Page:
Moving Ohm

I directed a short for some actor friends who were looking to make a film/have some footage for their reels.  There was no budget, and as I (only briefly) pondered if I should take on the project, it occurred to me it would be a great opportunity to explore some adventurous actor/camera blocking, to push myself to go a little further.  And give the friends some footage for their reels, hopefully.  The last two projects I’d done were comedy shorts for Funny or Die, which, due to the TV-comedy-styled rhythmic cutting, were filmed with standard coverage of close ups, wide shot, etc. to allow for maximum control of the timing of the jokes.  So this would be a fun, if pre-cast, change.

Orson Welles & Alfonso Cuarón shoot Gravity

So, I challenged myself to shoot the whole 5-page short as a oner, that is, one continuous shot.  To me, the magic of a great oner is its commitment to a single intention. That is, it’s not a lot of coverage (individual wide shots, close-ups, etc) that would permit multiple versions of the same scene.  Being bold and committed to that intention gives the scene a real gravity.

Speaking of which, Alfonso Cuaron, one of my favorite directors who currently draws air, has a long history of killer, story-and-theme appropriate oners.  This one from his film Gravity is no exception; it’s beautifully detailed (check out the lens distortions, just like we’ve seen in real NASA footage) and is gorgeously organic and enthralling in its build.

I can’t wait to have the chance to do one as crafted and action-packed as this, or this one from Children of Men.  As I blogged about beforeOrson Welles‘ long take in a single apartment in Touch of Evil is upwards of 5 minutes; it has real gravity and is a real inspiration (and unlike Cuaron’s, is done completely in-camera).  So here was a chance push myself to make an organic, living, one-shot movie, as modest and simple as it would be.

Cue 3 actors, 3 wireless mics, 2 Zoom audio recorders, and a flop-sweating me on a Canon 5D desperately trying to hit my focus marks and direct the actors.  All in all, we did 15 takes; the sweet spot was around take 11, which is the performance I chose as the final.  I will say the focus marks got better toward the later ones, but better to choose performance, I always say.

Not bad for a Sunday afternoon with $0 spent.  Thanks to Brian Majestic, Daniele Passantino, and Casey Unterman for a fun time and lots of patience.


TOUCH OF EVIL (1958, Welles)



Most people know about the beautiful master shot at the top of this film, but Welles always spoke of another long oner in this film that he was more proud of.  It’s the apartment interrogation scene from this stylish noir – a B picture elevated to classic status by the artistry of Orson Welles.  (Funny, not only was this guy one of my dad’s heroes, but he kinda looked like him.  A case of life imitating art combined with too many hamburgers.)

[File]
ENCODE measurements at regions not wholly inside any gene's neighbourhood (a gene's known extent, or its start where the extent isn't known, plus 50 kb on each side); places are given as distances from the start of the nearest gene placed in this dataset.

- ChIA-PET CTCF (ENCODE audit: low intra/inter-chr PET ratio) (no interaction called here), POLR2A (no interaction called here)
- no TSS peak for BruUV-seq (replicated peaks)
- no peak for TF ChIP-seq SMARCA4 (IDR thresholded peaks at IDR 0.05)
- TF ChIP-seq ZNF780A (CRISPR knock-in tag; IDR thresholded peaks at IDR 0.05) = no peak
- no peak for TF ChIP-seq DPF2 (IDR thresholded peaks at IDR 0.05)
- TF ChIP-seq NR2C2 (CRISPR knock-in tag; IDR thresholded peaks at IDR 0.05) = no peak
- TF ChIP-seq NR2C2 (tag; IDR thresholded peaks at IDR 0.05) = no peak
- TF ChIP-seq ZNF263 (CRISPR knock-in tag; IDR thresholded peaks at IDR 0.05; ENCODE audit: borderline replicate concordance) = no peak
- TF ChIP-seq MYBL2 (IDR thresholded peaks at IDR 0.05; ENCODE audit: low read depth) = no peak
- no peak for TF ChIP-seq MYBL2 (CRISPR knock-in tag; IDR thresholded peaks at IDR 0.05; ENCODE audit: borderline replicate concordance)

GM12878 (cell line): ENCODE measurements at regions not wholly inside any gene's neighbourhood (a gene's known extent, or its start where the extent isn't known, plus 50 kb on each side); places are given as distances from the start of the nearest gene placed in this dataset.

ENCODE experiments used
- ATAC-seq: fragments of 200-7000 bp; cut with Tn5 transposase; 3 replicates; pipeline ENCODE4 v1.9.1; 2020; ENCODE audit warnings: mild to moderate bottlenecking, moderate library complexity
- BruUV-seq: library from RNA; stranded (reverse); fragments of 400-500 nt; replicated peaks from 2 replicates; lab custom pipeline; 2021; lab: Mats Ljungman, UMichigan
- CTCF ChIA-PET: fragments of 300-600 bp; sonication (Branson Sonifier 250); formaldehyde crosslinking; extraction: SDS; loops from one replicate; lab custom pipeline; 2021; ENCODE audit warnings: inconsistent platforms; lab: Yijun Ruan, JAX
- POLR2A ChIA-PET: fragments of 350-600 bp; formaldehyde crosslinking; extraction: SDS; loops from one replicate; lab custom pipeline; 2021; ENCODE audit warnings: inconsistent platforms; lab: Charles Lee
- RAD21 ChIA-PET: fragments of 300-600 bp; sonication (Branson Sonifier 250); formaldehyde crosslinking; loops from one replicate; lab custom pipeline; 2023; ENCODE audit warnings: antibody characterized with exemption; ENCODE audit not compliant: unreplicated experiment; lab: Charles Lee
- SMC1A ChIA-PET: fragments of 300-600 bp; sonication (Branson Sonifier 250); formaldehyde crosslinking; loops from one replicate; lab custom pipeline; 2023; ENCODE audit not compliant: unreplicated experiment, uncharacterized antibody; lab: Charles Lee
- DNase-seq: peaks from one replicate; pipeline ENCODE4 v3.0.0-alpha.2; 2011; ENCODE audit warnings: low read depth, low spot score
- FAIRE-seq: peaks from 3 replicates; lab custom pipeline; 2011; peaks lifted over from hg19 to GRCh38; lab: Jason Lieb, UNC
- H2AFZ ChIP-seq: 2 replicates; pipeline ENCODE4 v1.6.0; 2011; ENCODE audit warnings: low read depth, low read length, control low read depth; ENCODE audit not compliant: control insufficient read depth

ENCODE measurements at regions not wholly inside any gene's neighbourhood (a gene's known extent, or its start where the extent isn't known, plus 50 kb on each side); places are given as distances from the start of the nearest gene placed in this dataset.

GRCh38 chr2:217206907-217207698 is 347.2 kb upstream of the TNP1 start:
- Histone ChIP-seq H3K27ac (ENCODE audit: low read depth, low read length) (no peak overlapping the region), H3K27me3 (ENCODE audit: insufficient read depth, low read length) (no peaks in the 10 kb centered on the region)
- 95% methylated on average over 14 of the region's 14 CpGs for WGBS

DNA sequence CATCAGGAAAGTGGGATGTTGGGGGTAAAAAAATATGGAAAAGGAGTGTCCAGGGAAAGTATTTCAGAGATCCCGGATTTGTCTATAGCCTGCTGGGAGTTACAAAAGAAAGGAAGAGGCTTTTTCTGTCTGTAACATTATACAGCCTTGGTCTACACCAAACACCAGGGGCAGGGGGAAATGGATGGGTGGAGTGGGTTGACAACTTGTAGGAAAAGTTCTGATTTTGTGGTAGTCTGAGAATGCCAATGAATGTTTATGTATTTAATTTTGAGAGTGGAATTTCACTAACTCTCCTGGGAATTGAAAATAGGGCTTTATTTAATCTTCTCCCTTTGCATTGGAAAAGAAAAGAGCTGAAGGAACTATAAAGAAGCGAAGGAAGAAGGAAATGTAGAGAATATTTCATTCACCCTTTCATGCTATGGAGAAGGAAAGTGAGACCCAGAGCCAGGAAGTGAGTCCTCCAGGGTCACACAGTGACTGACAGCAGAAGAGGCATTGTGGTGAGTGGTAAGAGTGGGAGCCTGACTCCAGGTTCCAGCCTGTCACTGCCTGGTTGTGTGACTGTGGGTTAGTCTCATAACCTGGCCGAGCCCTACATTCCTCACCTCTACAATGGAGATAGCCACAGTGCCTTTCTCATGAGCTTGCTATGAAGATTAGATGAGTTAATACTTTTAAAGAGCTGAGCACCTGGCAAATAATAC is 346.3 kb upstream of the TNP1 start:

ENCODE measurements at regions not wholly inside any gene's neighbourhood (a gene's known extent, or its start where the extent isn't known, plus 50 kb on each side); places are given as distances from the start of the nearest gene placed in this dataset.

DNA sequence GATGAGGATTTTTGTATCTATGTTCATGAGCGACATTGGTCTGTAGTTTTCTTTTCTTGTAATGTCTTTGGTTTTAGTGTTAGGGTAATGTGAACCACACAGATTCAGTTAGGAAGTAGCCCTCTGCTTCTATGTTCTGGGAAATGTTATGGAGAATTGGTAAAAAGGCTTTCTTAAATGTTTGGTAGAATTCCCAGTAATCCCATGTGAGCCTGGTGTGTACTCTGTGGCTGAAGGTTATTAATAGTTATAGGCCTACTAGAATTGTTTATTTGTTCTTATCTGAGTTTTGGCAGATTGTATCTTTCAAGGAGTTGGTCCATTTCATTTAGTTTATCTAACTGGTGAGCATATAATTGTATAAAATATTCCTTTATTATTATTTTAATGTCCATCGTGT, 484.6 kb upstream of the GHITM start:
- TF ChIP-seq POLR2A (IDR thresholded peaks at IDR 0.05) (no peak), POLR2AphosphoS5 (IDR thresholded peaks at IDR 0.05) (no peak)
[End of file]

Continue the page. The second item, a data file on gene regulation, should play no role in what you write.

During post production, this film was famously butchered by Universal; Welles was deservedly on the outs for his decadent and mercurial ways (no pun intended).  But thankfully the film was restored to Welles’ vision in 1998 by Walter Murch, using 58 pages of editing notes that Welles had left behind.  (You can read the thing here, thanks to Wellesnet.com: WELLES TOUCH OF EVIL MEMO – If you do nothing else, watch the opening 20 minutes of both versions and you’ll see a phenomenal case study on not only the brilliance of Welles, but also the power of intercutting two parallel story arcs, a design that Universal had refused to stick to when the film was released.  Restoring it to Welles’ intent is an improvement that’s hard to overstate.)

Back to today’s shot – Welles was just the best at blocking these long master shots.  He could create organic blocking for actors, each move beautifully motivated, keep the camera in the most interesting places, and deliver an amazingly nuanced performance of his own.  How fun would it have been to see what was going on behind the scenes as walls flew, camera assistants ducked, and tape marks littered the floor.

Hitchcock did an entire movie in one shot, but not nearly as dynamically, seamlessly, cinematically or organically as what Welles pulls off here, if you ask me.  Again, it’s about the to-and-from-camera blocking of the actors that gives Welles’ scene such nice depth as well as Welles’ characteristically low-camera makes for especially interesting compositions.

Orson Welles’ Touch of Noir

This youtube clip is actually two halves of the scene separated by a fade in & out where in the movie there are other scenes intercut. Both halves of this scene are done in single takes, and what a blast they are.  Allowing big parts of the action to happen off screen not only serves to simplify the blocking of the camera/actors, but increases the tension and dramatic impact of those off camera moments.  The whole thing has a building, claustrophobic feel just right for the action.  Welles really relishes the license that making a ‘noir’ gives him – hard light, shadows, distorting lenses, clipped dialogue and a wrinkled trench coat, to name a few touches.

Hope you’ll enjoy meeting or revisiting this classic scene.